If there’s any food more ubiquitous for celebrating Mardi Gras than King Cake, I’m not certain what it is. I suppose pancakes would be a reasonable answer, but I wasn’t really in the mood for pancakes. I wanted to create something a little more interesting than an ordinary King Cake, and lot more delicious than any version that involves cinnamon rolls from a can. They’re okay in a pinch, but no substitute for the real thing.
This recipe is essentially the most delicious homemade cinnamon roll you’ve ever had, braided, baked, and topped with cream cheese frosting and festive sprinkles. Cinnamon rolls are a perfect choice for a sort of imposter King Cake, because King Cake is typically a yeast dough with cinnamon – the biggest difference between the two is the texture. If you’re a stickler for tradition, maybe check out a different King Cake recipe. If you want to make a batch of perfect, soft, gooey, “personal King Cakes,” then this recipe is for you.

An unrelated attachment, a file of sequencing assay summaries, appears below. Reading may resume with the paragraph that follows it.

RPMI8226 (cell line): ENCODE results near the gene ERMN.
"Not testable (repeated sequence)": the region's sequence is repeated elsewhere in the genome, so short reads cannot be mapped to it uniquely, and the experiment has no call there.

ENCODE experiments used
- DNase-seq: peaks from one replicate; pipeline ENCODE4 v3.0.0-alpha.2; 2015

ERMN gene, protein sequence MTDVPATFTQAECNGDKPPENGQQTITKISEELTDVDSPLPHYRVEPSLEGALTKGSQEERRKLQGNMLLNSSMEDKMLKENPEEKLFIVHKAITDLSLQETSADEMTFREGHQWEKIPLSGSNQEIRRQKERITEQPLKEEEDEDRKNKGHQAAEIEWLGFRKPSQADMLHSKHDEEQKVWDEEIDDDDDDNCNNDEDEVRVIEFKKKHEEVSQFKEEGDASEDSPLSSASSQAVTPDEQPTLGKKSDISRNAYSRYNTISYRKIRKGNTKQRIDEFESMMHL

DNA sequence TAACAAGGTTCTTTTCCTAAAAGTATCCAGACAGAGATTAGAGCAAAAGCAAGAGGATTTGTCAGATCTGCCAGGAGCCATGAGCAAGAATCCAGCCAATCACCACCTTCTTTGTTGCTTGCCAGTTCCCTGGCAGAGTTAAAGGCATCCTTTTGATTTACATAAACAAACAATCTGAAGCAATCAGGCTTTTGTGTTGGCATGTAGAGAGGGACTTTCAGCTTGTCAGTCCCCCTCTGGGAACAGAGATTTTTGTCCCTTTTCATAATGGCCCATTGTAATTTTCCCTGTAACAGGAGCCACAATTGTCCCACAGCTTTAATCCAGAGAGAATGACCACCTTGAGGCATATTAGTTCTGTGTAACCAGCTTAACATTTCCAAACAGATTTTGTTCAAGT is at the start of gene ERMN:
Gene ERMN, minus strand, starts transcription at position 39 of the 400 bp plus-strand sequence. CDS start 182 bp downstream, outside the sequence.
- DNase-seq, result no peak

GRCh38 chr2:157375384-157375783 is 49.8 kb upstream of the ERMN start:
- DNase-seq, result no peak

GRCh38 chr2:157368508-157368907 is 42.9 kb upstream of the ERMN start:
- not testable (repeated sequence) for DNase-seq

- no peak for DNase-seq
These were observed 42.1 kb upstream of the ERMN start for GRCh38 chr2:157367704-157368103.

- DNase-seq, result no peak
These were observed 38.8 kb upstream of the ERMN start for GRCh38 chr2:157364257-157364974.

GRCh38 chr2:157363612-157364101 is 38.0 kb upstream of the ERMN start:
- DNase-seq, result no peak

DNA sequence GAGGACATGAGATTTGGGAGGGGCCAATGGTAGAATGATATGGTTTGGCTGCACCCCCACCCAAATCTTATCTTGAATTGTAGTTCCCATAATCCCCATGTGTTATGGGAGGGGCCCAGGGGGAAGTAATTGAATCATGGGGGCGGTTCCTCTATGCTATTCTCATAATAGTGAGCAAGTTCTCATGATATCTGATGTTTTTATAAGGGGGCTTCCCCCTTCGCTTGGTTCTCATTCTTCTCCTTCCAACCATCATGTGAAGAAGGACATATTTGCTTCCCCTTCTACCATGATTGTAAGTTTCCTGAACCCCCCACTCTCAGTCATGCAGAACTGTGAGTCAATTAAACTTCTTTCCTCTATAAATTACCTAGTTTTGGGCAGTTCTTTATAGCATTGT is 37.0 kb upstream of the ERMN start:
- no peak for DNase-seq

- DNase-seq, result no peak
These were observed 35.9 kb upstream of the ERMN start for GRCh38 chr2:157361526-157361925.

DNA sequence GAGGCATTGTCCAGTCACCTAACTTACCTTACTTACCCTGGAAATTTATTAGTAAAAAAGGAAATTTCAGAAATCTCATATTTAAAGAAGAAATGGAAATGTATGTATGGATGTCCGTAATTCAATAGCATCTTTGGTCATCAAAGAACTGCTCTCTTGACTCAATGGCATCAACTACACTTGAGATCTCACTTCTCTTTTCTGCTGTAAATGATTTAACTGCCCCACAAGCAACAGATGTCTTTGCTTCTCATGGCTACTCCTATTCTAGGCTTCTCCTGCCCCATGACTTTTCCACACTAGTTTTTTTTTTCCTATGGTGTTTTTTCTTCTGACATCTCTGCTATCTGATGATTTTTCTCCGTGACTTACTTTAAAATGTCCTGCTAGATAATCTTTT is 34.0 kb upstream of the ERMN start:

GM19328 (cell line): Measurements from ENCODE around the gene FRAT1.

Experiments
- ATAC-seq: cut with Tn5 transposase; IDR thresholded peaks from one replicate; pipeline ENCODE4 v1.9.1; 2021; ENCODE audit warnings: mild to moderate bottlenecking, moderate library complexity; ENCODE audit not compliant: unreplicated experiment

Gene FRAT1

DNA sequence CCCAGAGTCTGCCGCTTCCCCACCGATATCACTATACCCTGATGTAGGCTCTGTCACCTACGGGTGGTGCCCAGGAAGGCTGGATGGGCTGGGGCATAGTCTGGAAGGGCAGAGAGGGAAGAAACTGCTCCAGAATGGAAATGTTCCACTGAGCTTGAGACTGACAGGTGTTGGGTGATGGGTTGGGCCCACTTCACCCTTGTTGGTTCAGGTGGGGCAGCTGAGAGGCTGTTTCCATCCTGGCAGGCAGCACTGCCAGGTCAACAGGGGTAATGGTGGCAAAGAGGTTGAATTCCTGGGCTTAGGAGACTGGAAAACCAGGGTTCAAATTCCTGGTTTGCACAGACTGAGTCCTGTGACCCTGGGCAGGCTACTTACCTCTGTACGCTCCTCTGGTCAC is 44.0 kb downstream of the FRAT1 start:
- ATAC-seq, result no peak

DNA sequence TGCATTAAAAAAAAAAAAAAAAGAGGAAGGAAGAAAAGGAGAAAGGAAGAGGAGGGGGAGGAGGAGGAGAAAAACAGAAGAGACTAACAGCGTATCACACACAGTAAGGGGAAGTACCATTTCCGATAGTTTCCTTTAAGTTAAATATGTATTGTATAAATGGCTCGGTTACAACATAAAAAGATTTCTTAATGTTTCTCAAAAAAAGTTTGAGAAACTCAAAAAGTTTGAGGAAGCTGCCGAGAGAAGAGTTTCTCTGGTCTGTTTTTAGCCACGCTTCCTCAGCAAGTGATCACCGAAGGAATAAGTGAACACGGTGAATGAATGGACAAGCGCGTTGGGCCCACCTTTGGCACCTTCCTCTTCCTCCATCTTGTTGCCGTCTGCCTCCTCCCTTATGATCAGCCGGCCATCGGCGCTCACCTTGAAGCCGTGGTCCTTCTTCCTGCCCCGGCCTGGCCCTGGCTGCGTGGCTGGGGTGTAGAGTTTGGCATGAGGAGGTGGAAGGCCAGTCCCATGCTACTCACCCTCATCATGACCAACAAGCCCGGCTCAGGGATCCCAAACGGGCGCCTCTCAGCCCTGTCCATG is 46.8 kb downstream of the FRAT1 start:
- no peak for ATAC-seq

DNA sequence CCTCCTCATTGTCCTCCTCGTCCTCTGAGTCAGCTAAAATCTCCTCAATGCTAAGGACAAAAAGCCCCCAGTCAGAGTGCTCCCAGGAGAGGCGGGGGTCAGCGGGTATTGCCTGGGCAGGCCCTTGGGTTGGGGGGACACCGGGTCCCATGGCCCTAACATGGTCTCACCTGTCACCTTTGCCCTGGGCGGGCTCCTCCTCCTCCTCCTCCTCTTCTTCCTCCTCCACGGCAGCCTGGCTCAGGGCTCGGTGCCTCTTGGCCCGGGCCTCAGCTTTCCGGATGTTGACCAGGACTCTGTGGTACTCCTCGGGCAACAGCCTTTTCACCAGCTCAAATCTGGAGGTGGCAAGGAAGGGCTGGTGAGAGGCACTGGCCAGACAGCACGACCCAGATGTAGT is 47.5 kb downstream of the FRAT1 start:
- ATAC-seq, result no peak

King Cake Cinnamon Rolls are far superior to regular cinnamon rolls because of the way the cinnamon mixture is folded into the dough. The even distribution of gooey, buttery cinnamon-sugar throughout each roll makes every bite perfectly balanced. To achieve this, you start by splitting the dough into three sections. The sections are rolled out, one at a time, into roughly 12×10 inch rectangles. The rectangles of dough are covered with a thin layer of butter, then the cinnamon-sugar mixture, and then sliced into eight equal pieces, as shown in the photo below:
At this point, you stack the strips in layers of two, so you have four piles. Then you twist two of the piles together, and repeat with the other two piles, to get this: